More and more instrumentation is being added to Cassandra via standard JMX apis.
nodetool utility (
nodeprobe in versions prior to 0.6) provides a simple command line interface to these exposed operations and attributes.
See Operations for a more high-level view of when you would want to use the actions described here.
Note: This utility currently requires the same environment as cassandra itself, namely the same classpath (including log4j.properties), and a valid storage-conf property.
bin/nodetool with no arguments produces some usage output.
The -host argument is required, the -port argument is optional and will default to 8080 if not supplied.
The ring command will present node status and an ascii art rendition of the ring, as determined by the node being queried.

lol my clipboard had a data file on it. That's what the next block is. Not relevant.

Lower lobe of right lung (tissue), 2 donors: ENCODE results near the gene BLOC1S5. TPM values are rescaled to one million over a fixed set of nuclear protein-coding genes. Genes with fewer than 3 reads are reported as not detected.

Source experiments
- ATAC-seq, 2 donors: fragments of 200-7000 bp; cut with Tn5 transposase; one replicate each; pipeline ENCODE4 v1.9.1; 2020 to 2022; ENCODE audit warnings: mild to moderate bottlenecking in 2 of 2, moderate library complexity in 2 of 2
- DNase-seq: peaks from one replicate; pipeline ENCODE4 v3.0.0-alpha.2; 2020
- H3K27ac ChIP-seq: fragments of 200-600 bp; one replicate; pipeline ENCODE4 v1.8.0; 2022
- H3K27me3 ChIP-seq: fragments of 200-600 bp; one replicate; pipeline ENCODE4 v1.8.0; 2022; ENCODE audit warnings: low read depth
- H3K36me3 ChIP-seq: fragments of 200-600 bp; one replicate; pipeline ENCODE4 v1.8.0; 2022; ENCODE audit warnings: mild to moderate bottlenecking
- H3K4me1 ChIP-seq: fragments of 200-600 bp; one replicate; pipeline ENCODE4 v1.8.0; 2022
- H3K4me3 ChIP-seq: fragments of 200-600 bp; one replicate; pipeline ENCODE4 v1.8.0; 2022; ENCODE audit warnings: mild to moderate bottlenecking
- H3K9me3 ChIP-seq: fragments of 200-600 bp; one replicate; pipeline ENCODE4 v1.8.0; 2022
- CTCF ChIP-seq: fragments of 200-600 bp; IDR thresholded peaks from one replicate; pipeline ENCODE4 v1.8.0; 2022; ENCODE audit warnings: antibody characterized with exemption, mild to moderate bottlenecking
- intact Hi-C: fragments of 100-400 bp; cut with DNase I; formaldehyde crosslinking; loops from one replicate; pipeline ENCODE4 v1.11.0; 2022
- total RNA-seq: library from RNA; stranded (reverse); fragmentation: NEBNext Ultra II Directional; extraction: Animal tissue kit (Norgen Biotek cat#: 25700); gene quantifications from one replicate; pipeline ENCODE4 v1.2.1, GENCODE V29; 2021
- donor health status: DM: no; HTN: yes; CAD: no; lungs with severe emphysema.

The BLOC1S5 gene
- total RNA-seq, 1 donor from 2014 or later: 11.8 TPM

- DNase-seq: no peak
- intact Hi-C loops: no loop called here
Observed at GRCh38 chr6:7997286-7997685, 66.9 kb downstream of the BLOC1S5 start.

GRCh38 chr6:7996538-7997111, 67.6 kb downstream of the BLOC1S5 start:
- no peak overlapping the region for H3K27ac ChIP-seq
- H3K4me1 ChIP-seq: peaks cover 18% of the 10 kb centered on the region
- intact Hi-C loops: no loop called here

The format is a little different for later versions - this is from v0.7.6:
Owns column indicates the percentage of the ring (keyspace) handled by that node
The largest token is repeated at the top of the list to indicate that we have a ring. i.e, the first and last printed token are the same, suggesting some kind of continuity
Triggers the specified node to join the ring. This assumes that the node was started with
-Dcassandra.join_ring=false so that it did not join the ring upon startup.
Outputs node information including the token, load info (on disk storage), generation number (times started), uptime in seconds, and heap memory usage.
Triggers the immediate cleanup of keys no longer belonging to this node.
Initiates an immediate table compaction.
Note: the compacted tables will not immediately be cleared from the hard disk and will remain on the system until the JVM performs a GC. For more information, read about MemtableSSTables.